Before we get to discussing this album, let’s just cut straight to the chase shall we? If you haven’t got a copy of Oppression, then you seriously need to. Don’t ask any questions, simply get online and get yourself a copy right this moment. It’s everything that metal should be. It’s dark, deep and downright evil in all the right ways. Brutal musicianship topped off with unrelentingly demonic vocal work and a huge dollop of brilliance is what you will find within these ten tracks, which are as unrelenting as it’s possible to be without warranting some kind of court case for audible assault.
As you might be able to tell, we rather like what we’ve heard here. If the previous one hundred words haven’t been enough for you to listen in, then here’s a little more detail of what we found so lovely.
Opening with ‘Never Surrender’, sinister soundscapes slowly build into a relentless fire of brutality, with guitars chugging alongside a cavalcade of drums being pounded in a manner akin to a particularly tenderised meat-loving chef with a particularly tough steak, underlaying for a vocalist whom can only be described as manic, bordering on the completely f**cking psychopathic. Just as the insanity builds to an almost murderous level, it’s over, with the opening soundtrack making a brief return before ‘Lost Reality’ slams into play. The two tracks work together in a seamless dual act extravaganza of darkness cut straight from the warmest depths of hell.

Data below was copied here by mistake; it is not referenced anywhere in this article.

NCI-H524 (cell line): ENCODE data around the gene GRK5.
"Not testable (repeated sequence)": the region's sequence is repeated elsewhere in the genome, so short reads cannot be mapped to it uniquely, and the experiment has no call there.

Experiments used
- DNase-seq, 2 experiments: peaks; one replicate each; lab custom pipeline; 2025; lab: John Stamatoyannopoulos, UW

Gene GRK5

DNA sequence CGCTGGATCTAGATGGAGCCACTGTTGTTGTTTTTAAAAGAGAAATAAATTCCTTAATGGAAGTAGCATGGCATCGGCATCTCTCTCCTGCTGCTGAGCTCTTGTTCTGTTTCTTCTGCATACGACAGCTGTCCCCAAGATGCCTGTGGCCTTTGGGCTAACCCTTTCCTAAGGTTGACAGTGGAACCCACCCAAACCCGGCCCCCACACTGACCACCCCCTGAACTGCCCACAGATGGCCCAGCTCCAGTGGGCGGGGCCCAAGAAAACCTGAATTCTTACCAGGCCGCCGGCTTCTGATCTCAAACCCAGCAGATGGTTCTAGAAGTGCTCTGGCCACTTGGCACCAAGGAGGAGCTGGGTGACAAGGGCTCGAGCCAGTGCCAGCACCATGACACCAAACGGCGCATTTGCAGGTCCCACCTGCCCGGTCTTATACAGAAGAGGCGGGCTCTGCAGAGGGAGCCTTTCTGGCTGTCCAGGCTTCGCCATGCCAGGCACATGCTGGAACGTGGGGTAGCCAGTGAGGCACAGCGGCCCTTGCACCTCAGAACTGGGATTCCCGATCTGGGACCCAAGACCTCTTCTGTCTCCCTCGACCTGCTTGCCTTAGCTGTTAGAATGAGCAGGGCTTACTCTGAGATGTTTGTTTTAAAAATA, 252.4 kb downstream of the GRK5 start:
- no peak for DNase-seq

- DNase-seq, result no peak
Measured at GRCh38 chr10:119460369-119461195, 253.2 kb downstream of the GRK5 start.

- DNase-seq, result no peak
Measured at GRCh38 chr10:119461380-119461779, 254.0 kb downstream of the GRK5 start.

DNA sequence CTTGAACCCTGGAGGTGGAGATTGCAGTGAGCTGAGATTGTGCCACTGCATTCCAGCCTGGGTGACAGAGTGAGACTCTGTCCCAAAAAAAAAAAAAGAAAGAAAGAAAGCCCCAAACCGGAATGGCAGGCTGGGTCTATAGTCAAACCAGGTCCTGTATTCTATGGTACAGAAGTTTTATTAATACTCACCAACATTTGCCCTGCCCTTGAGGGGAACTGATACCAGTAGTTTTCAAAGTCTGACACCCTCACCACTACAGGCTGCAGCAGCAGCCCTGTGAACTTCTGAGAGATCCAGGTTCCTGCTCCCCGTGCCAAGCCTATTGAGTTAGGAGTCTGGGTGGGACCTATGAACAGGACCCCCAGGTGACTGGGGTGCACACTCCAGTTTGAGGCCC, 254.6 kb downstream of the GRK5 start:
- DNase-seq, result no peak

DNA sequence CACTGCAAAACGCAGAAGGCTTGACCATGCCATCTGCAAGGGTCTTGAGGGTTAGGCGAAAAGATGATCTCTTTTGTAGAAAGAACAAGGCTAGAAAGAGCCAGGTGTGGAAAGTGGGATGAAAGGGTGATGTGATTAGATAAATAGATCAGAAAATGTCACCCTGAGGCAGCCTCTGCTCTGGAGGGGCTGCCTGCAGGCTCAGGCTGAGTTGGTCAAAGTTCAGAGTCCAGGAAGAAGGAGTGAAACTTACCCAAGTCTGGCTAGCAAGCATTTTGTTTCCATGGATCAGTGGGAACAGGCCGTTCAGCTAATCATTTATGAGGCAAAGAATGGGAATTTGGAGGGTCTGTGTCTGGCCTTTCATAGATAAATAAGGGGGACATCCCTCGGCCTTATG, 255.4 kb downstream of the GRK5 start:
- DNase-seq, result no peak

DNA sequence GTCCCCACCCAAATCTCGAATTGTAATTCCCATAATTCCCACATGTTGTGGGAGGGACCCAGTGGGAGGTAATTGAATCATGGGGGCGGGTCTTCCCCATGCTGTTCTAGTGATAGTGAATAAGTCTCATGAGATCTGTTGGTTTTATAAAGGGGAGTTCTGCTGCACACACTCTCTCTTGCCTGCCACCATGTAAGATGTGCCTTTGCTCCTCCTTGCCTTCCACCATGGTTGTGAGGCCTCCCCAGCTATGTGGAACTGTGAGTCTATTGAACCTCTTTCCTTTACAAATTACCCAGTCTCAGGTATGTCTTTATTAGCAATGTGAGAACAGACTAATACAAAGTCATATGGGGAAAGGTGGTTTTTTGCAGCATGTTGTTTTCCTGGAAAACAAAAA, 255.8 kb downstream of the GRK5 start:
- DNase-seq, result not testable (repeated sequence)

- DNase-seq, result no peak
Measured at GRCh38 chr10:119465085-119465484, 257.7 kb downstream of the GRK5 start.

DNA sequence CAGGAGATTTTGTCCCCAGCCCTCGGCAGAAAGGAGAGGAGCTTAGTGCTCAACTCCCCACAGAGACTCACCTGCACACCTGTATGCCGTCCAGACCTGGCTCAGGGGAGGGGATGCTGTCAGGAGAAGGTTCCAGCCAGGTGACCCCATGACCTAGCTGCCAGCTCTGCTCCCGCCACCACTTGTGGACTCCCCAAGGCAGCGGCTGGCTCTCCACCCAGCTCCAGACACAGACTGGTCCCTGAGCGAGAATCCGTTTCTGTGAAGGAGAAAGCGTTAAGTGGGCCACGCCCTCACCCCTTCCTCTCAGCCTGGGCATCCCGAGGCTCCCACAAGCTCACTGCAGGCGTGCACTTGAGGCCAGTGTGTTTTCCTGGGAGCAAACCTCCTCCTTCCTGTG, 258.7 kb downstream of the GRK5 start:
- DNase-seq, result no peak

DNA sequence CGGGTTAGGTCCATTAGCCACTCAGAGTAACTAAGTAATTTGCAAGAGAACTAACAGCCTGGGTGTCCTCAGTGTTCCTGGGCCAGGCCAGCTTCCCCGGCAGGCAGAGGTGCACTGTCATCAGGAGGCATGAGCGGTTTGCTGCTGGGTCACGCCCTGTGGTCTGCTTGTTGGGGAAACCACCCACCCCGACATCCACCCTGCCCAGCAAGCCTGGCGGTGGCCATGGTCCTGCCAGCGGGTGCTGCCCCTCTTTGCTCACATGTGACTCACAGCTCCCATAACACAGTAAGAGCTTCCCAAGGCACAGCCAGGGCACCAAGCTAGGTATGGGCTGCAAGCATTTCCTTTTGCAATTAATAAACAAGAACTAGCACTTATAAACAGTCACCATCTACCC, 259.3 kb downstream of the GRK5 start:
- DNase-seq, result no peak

‘No Remorse’ keeps up the energy, adding a vibe that’s eerily reminiscent of older Slipknot records, powdered with a touch of Avenged Sevenfold style guitar work in its brief lick break ups. It’s a sound that is tough to balance, yet balance it does and with superb grace at that.
The Slipknot influence becomes a little more evident over the next couple of tracks, with the album’s title track having the most remarkable likeness. If the influence was intentional, it would have been so easy to slip into a plain rip off, yet the unique stylings of the band remain unscathed and all the better for it.
Tracks such as ‘Life’s Disease’ and ‘Worst of Me’ crank up the anger to warp factor, firing on all cylinders on the engine of menace and malice that blast the outfit through the gates into the final moments of the album. Hate soaked lyrics bubble away in a stew of unadulterated fury right up until the apocalyptic closure that is ‘Silenced’. The only small down-point comes in the form of the opening line of penultimate track, ‘I Want It All’, opening with a scream of “Heavy F**kin’ Metal’. It’s a clumsy and almost camp cliche on what is otherwise a very serious and powerful release which doesn’t really seem to fit with the rest of the offerings vibe. For the sake of one line though, who are we to judge. Let’s just hope it doesn’t happen again!
To repeat our opening, you NEED this album. If you do not heed our advice, then you only have yourself to blame.